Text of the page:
I say, start by reading these sites:http://www.paintercreativity.com/articles/top-10-lies.htmlhttp://www.graphicartistsguild.org/resources/contract-monitor/letter-of-agreement/
Now with that in mind, here's my advice: You want to have a project cost estimate, not a hourly rate. And school doesn't necessarily determine your worth.
Yes, as rae333 mentioned, designers charge an hourly rate. But there is also the cost of materials and the copyright/usage rights.
1.) Determined how long the project will take you from start to finish. How long the process from start ideation to the final work for one piece? Ask if there is a date the client wants the work finished by. And what is the final work? You mentioned they were going on tiles, but do you create a print-ready file? Some type of stencil? Actual tiles?
You determine how much you are worth for an hour. Federal minimum wage is $7.25 a hour. Keep in mind almost half of what you charge you hold back for taxes, so you would need to charge $14.50 an hour to make minimum wage. Some designers starting out charge $20 an hour, there was a illustration project I did where I charged $75 an hour.
2.) What material cost are there? As I mentioned above, what are the final works ( print-ready file/some type of stencil/actual tiles) and what is it going to cost. If she wants...stencils, the cost of the acetone and x-acto knives are part of the project estimate.
3.) Copyrights and usage; when you create work, it is yours. You sell certain rights to use the work to someone for a specific time period and use. So if you okay the use of your designs on tiles, they can't be turned around and used on...tee shirts. Not without your say-so or more money for you. That the sketches you made of designs that were rejected aren't used by the client to be made by another (perhaps cheaper) artist.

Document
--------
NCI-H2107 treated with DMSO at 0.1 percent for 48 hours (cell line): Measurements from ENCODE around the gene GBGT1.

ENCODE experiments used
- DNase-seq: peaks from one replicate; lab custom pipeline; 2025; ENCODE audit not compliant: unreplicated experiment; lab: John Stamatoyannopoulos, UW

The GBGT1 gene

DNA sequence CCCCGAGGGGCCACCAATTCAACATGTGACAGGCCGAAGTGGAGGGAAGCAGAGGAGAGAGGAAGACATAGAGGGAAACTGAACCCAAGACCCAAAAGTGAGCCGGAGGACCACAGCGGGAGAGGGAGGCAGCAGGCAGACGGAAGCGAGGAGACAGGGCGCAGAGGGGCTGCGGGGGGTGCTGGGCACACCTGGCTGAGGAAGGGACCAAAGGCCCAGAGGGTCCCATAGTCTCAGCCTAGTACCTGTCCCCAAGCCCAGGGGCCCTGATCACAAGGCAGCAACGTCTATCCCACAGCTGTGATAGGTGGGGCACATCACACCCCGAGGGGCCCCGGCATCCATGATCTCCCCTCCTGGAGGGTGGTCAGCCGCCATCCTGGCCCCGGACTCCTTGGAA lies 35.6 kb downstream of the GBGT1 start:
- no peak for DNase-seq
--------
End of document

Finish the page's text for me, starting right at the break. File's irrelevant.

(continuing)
GAG spells it out - http://www.graphicartistsguild.org/resources/contract-monitor/letter-of-agreement/
Now, make up a contract that clearly spells this all out:
-who it's a contract between
-what work will be done
-when it's due
-how much it'll cost
-all the other good stuff mentioned by GAG
Also, if you go to the library, just get the GAG.. um sorry graphic artist's guild handbook. They have boilerplate contracts in the back of the book for use. Just photocopy them.
Most state colleges, universities and communtiy colleges have graphic design programs. I went to art school. I didn't major in design, but I'm a pretty good designer. Some of my design work - http://gwendolynart.com/portfolio/Gwen-Richards-Resume-Graphic-Designer-Illustrator-09.pdf
But you don't necessarily need to go to school to be a designer. School can teach you how you basic skills; lay out a page/poster/logo/brochure/web site/etc, work with typography, and make things look nice and pretty. Or you can teach yourself with software, books, practice, and tutorials on youtube and the web.
Yes, a college degree is important to people and potential employers, but it doesn't necessarily have to be a design degree. But you're more then technical skills, and that's what you show people to get work. Talent and ability matter too.
Also, there's a LOT
of business stuff to it that you
do running your own design business I've found, instead of designing: finding clients, bills, contracts, promotion, bunches of other stuff. It is MUCH harder to go in on your own then working for a firm. Crap, I typed a lot. Hope this helps.